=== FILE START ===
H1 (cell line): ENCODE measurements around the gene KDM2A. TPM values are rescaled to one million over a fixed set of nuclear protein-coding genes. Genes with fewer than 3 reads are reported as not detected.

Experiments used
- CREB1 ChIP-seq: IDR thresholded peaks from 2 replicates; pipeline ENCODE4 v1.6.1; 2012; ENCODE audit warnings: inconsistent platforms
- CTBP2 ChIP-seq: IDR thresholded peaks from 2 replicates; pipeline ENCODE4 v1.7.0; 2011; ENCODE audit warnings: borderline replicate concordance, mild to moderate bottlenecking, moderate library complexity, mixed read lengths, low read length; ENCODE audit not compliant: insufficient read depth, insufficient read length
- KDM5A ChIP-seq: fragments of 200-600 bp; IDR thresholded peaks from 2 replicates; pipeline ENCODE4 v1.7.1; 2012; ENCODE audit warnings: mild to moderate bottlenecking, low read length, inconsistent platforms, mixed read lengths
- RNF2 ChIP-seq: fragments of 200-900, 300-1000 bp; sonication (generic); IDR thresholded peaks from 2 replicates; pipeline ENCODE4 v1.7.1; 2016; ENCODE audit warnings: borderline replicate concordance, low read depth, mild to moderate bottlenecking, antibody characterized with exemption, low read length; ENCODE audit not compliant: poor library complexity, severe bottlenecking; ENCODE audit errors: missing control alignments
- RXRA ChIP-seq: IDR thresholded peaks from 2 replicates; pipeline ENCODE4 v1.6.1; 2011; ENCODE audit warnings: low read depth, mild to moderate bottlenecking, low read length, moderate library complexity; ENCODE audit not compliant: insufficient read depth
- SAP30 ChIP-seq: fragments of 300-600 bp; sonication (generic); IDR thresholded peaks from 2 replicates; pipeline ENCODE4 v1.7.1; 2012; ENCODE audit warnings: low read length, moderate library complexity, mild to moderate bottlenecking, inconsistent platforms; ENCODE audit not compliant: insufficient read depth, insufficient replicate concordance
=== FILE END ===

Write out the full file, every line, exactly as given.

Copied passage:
H1 (cell line): ENCODE measurements around the gene KDM2A. TPM values are rescaled to one million over a fixed set of nuclear protein-coding genes. Genes with fewer than 3 reads are reported as not detected.

Experiments used
- CREB1 ChIP-seq: IDR thresholded peaks from 2 replicates; pipeline ENCODE4 v1.6.1; 2012; ENCODE audit warnings: inconsistent platforms
- CTBP2 ChIP-seq: IDR thresholded peaks from 2 replicates; pipeline ENCODE4 v1.7.0; 2011; ENCODE audit warnings: borderline replicate concordance, mild to moderate bottlenecking, moderate library complexity, mixed read lengths, low read length; ENCODE audit not compliant: insufficient read depth, insufficient read length
- KDM5A ChIP-seq: fragments of 200-600 bp; IDR thresholded peaks from 2 replicates; pipeline ENCODE4 v1.7.1; 2012; ENCODE audit warnings: mild to moderate bottlenecking, low read length, inconsistent platforms, mixed read lengths
- RNF2 ChIP-seq: fragments of 200-900, 300-1000 bp; sonication (generic); IDR thresholded peaks from 2 replicates; pipeline ENCODE4 v1.7.1; 2016; ENCODE audit warnings: borderline replicate concordance, low read depth, mild to moderate bottlenecking, antibody characterized with exemption, low read length; ENCODE audit not compliant: poor library complexity, severe bottlenecking; ENCODE audit errors: missing control alignments
- RXRA ChIP-seq: IDR thresholded peaks from 2 replicates; pipeline ENCODE4 v1.6.1; 2011; ENCODE audit warnings: low read depth, mild to moderate bottlenecking, low read length, moderate library complexity; ENCODE audit not compliant: insufficient read depth
- SAP30 ChIP-seq: fragments of 300-600 bp; sonication (generic); IDR thresholded peaks from 2 replicates; pipeline ENCODE4 v1.7.1; 2012; ENCODE audit warnings: low read length, moderate library complexity, mild to moderate bottlenecking, inconsistent platforms; ENCODE audit not compliant: insufficient read depth, insufficient replicate concordance